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Seals, not the Santa Maria, first brought tuberculosis to America

Seals and sea lions were responsible for bringing tuberculosis to the Americas
Seals and sea lions were responsible for bringing tuberculosis to the AmericasFlickr Creative Commons, A.Davey

It has long been thought that Europeans brought tuberculosis with them into the Americas when searching for land. However, new research suggests that tuberculosis had made its arrival long before Christopher Columbus set foot in the New World.

According to ASU News on Wednesday, researchers believe that it was actually sea lions that were responsible for transmitting tuberculosis to people in the Americas. A team of researchers studying tuberculosis found that when they studied three 1,000-year-old skeletons from Peru, the tuberculosis they found was more closely related to a strain carried by seals and sea lions. An Arizona state University professor of Human Evolution and Social Change was part of the study and she stated, “What we found was really surprising. The ancient strains are distinct from any known human-adapted tuberculosis strain.”

It is thought that the seals and sea lions were infected with tuberculosis carried by another species in Africa and brought it with them on their journey across the ocean. The coastal people of South America then likely ate an infected seal or sea lion and became infected themselves.

Currently, the strains of tuberculosis that are still circulating are only related to those that originated in Europe. It is thought that when the tuberculosis that came from seals finally was met with the tuberculosis from Europe, the European-originating strain won out and the older strain was completely replaced.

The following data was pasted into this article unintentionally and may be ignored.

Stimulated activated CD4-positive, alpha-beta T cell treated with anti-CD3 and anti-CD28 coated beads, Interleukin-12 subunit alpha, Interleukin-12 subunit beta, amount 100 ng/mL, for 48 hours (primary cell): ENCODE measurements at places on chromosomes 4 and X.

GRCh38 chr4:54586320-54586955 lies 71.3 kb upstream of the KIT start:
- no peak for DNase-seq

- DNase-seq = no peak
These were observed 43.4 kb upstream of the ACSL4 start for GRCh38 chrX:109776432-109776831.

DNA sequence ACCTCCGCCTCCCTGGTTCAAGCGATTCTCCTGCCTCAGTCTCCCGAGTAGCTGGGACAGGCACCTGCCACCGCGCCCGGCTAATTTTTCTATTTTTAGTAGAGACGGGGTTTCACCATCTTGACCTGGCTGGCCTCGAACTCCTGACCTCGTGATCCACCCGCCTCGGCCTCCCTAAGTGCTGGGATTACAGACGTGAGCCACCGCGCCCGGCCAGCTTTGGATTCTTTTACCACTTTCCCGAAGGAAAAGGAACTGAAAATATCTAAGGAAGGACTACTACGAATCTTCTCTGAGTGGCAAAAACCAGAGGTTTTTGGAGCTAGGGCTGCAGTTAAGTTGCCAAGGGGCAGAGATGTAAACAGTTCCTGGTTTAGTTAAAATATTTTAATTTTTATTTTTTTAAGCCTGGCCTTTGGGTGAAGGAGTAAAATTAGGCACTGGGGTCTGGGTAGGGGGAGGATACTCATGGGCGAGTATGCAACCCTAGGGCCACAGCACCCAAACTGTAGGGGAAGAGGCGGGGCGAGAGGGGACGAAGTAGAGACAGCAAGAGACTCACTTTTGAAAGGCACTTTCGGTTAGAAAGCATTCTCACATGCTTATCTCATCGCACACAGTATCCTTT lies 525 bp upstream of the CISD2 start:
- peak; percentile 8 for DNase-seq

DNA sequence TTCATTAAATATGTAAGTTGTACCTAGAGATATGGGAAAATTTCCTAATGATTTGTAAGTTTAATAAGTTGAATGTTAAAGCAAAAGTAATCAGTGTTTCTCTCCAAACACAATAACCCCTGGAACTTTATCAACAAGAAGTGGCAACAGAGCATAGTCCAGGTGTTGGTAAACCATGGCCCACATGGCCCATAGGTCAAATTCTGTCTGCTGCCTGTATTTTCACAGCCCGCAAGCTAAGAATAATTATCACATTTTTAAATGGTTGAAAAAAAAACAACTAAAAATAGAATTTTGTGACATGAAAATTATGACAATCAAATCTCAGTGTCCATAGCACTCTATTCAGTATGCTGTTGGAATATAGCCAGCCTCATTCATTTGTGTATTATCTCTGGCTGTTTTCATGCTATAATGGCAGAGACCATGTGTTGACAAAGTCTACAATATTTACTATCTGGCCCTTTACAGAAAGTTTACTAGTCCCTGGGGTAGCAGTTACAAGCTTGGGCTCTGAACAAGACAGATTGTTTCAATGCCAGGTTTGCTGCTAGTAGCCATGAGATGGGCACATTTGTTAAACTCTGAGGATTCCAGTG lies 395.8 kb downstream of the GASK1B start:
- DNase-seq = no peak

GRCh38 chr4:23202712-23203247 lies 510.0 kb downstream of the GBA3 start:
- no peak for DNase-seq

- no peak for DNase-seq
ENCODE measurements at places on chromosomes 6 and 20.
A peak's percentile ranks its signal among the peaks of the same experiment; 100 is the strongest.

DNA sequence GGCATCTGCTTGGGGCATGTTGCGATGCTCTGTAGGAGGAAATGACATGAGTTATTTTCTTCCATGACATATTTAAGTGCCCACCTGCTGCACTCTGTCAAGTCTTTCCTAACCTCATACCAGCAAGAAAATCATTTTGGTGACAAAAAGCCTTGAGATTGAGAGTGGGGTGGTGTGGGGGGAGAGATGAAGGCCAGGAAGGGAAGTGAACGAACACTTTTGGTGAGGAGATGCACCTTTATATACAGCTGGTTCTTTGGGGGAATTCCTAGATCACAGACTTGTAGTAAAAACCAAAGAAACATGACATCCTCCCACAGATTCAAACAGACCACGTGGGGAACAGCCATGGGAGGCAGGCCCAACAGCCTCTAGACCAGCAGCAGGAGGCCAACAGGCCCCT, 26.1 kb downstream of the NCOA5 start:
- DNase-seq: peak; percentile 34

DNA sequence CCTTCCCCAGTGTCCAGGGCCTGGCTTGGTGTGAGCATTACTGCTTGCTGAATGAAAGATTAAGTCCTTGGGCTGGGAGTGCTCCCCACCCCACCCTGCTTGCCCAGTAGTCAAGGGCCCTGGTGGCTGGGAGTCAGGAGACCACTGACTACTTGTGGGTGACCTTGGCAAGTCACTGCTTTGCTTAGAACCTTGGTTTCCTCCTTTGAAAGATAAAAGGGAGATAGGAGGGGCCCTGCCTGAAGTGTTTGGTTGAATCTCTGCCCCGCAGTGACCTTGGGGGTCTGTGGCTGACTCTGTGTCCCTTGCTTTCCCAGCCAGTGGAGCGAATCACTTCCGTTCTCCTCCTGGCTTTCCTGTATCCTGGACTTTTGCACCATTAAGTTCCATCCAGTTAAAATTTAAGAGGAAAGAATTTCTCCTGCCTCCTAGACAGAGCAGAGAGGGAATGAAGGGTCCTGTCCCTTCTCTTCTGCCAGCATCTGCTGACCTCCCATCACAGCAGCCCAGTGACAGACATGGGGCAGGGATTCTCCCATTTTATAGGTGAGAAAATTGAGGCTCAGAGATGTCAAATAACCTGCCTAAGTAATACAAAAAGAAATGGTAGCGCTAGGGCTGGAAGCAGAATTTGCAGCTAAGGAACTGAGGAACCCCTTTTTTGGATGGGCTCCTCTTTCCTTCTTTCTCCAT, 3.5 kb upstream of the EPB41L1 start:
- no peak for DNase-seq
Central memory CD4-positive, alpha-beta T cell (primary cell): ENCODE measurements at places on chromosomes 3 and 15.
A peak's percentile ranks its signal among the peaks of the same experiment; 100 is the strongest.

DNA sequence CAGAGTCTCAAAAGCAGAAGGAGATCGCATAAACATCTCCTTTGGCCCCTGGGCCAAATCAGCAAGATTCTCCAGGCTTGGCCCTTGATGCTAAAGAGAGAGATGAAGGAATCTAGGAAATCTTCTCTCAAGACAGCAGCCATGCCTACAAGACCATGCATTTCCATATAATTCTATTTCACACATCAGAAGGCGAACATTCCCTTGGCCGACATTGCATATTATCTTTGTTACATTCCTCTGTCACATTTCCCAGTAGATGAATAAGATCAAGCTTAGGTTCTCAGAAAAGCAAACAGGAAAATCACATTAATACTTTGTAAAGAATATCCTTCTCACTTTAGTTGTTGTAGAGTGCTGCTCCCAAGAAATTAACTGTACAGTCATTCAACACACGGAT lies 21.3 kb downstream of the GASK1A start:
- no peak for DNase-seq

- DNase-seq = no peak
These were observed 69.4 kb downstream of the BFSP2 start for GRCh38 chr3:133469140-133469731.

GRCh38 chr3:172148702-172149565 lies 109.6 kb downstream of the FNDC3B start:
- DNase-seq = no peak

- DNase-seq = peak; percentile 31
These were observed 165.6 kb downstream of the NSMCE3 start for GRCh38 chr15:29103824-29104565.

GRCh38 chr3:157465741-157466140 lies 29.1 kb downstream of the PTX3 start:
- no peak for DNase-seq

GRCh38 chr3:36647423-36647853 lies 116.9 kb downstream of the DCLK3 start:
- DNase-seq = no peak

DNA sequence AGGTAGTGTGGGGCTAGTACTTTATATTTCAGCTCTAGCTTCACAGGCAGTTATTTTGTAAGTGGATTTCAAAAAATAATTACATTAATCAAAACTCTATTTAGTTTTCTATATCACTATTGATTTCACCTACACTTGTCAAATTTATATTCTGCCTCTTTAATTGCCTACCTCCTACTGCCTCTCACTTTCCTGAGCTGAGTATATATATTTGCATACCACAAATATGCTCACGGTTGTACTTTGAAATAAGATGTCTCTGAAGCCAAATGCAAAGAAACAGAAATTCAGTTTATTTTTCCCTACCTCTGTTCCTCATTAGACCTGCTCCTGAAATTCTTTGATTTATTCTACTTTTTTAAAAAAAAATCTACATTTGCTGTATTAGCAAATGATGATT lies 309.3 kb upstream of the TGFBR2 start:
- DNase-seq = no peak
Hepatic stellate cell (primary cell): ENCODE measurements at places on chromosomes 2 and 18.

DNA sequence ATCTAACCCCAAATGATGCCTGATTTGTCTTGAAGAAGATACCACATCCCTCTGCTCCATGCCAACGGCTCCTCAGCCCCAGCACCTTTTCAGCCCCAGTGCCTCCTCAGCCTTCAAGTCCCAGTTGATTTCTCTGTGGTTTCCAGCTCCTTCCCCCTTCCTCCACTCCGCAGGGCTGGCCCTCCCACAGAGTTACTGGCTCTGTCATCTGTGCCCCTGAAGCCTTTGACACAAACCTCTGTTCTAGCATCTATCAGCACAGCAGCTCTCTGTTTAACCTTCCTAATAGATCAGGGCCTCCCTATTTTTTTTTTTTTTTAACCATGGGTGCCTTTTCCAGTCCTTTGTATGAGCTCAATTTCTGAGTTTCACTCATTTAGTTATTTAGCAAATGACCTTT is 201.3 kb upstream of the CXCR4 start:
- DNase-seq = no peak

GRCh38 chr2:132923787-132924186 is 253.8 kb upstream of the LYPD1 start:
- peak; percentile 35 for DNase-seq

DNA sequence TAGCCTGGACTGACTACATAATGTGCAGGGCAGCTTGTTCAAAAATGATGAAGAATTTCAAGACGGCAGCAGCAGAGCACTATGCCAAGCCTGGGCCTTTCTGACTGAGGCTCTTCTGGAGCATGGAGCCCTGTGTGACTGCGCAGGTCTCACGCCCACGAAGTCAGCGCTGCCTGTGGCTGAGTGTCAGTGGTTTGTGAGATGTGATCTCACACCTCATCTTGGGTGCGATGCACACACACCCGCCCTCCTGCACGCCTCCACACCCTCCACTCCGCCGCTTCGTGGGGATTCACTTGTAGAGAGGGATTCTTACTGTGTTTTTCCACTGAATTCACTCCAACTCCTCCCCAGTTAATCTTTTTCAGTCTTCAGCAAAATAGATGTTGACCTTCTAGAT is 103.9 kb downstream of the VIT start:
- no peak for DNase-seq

This is significant in that the strain of tuberculosis that we encounter today is actually much younger than previously thought. It was thought that the transmission of tuberculosis had followed along with human migratory patterns when people were traveling long distances and would come into contact with those who hadn’t previously been introduced to the disease. With this information, now the researchers want to look at the relationships current strains of tuberculosis have to older versions. They’d also like to single out more versions from ancient remains.

Jane Buikstra, a collaborator on the study stated, “Tuberculosis is a disease that is on the rise again, worldwide. This study and further research will help us understand how the disease is transmitted and how the disease may evolve.” In the face of the current Ebola epidemic the world is currently facing, such research would be gladly welcomed, considering tuberculosis is described as one of the most persistent and deadliest infectious diseases in the world.